An 11 day old infant presents to the ED with persistent emesis after every feed, along with progressive yellowing of skin since birth and a 30% weight loss since birth. Physical exam reveals normal vital signs and a jaundiced, slightly lethargic baby with notable hepatomegaly.

Parents report that the baby’s newborn metabolic screening has not yet returned.

Laboratory studies reveal total bilirubin of 19, direct 5.8, mildly elevated LFTs and a normal hemoglobin level.

What is your differential? Is this baby underweight or is this normal post-natal weight loss?

There is a wide differential to consider when faced with a jaundiced baby, but this child fits the characteristic presentation of galactosemia. This inborn error of metabolism prevents the breakdown of galactose and has an untreated mortality rate of 75%. It should be picked up as part of the core newborn screening tests.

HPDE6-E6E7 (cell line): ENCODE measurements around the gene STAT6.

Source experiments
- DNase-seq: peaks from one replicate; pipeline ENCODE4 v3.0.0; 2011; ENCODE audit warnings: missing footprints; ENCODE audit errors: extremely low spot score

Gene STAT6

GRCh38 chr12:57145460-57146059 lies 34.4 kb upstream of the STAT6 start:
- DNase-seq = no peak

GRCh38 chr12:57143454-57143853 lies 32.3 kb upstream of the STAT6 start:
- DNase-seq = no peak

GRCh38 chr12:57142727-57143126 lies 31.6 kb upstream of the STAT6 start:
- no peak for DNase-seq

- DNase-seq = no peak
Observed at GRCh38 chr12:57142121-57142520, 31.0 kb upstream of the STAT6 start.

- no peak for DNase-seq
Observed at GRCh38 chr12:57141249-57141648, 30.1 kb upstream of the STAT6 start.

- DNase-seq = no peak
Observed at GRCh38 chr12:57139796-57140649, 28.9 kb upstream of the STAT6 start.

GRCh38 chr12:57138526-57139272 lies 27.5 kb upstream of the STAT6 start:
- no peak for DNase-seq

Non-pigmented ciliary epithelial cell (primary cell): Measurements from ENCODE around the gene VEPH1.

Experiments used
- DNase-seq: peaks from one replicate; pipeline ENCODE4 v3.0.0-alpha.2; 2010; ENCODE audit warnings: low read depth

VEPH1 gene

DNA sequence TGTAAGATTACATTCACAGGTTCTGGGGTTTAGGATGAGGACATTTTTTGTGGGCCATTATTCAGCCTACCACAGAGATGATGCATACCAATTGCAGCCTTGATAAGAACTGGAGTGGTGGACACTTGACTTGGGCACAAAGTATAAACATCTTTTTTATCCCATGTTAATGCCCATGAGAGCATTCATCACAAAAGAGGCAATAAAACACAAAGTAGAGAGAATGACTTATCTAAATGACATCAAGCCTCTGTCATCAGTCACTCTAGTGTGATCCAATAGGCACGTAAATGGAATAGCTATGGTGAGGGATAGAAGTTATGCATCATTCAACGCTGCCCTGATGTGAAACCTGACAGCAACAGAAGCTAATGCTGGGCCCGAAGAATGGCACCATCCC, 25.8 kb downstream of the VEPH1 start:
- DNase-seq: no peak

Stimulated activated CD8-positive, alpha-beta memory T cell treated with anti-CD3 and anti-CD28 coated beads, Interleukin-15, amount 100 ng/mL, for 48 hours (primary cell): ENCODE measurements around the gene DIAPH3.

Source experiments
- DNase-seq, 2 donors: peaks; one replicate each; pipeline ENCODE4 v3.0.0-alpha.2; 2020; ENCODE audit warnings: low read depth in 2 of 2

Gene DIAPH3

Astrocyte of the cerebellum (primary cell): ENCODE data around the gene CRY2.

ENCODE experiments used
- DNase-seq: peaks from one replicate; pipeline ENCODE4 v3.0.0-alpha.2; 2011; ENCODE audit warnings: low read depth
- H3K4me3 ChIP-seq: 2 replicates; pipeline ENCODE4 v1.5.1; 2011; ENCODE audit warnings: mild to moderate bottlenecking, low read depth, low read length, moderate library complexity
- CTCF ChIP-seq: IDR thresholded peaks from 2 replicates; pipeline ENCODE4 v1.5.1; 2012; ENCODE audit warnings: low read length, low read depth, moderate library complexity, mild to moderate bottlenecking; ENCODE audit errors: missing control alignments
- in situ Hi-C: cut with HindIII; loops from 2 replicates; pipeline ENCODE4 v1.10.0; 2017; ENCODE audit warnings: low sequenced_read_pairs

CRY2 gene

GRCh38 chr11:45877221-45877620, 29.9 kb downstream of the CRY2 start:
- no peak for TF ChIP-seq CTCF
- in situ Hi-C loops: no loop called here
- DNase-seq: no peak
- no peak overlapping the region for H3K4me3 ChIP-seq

In terms of weight loss, expect a 5-10% loss in the first week, but the baby should be back to birth weight by 10-14 days. This baby is clearly failing to thrive.

More important to the emergency physician than specifically identifying galactosemia is recognizing that this child needs admission, and to have a complete differential in mind for the jaundiced baby. See below for a breakdown of common causes:

  • Increased bili production:
    • Hemolytic disease
      • Isoantibodies (ABO/Rh)
      • Enzyme defects (G6PD/pyruvate kinase)
      • Structural defects (sphero-/elliptocytosis)
    • Birth trauma
    • Polycythemia
  • Impaired bili conjugation
    • Crigler-Najjar
    • Gilbert’s
  • Decreased bili excretion
    • Obstruction
      • Biliary atresia
      • Choledochal cyst
      • Dubin-Johnson Syndrome
      • Rotor Syndrome
  • Others
    • Metabolic
      • Galactosemia
      • Hypothyroidism
    • Infection (sepsis, UTI)
    • Breastfeeding
    • Drugs

 

Thanks to our new peds fellow Jenny Sanders for the case!